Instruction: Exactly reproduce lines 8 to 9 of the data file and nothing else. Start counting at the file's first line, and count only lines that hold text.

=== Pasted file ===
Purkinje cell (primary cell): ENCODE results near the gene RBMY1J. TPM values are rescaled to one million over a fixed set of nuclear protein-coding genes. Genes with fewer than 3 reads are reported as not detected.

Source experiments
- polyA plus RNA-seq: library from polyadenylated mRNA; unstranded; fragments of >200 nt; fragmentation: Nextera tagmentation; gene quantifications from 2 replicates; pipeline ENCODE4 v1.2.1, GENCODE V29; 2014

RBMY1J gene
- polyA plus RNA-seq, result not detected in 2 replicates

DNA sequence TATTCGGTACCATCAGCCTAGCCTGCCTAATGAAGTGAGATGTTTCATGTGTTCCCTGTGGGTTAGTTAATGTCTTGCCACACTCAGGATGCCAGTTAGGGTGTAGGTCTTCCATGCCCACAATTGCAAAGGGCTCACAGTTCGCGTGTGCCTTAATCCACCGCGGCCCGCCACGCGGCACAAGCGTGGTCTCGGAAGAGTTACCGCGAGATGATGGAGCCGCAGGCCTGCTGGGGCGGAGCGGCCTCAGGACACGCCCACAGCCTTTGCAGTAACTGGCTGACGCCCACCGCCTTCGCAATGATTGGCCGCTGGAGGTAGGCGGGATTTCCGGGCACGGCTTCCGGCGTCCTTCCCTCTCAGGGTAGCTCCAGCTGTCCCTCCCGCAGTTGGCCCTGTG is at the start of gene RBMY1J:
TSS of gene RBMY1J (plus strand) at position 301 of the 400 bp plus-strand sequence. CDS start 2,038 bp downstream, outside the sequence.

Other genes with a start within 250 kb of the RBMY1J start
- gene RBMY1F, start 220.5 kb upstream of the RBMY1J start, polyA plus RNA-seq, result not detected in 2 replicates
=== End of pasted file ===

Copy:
Other genes with a start within 250 kb of the RBMY1J start
- gene RBMY1F, start 220.5 kb upstream of the RBMY1J start, polyA plus RNA-seq, result not detected in 2 replicates